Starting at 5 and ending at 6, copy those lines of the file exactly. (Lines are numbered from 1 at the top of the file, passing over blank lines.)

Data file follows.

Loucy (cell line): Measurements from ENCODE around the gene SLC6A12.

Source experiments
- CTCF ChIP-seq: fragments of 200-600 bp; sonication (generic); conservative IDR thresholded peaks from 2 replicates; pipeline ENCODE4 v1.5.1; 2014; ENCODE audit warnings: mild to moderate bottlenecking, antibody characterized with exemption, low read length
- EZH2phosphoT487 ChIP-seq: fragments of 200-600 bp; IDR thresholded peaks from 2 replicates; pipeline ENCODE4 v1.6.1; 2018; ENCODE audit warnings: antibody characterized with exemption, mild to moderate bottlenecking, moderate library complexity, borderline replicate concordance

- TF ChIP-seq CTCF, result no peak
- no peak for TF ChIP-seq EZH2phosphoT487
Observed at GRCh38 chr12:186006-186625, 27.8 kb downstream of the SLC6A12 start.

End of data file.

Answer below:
- TF ChIP-seq CTCF, result no peak
- no peak for TF ChIP-seq EZH2phosphoT487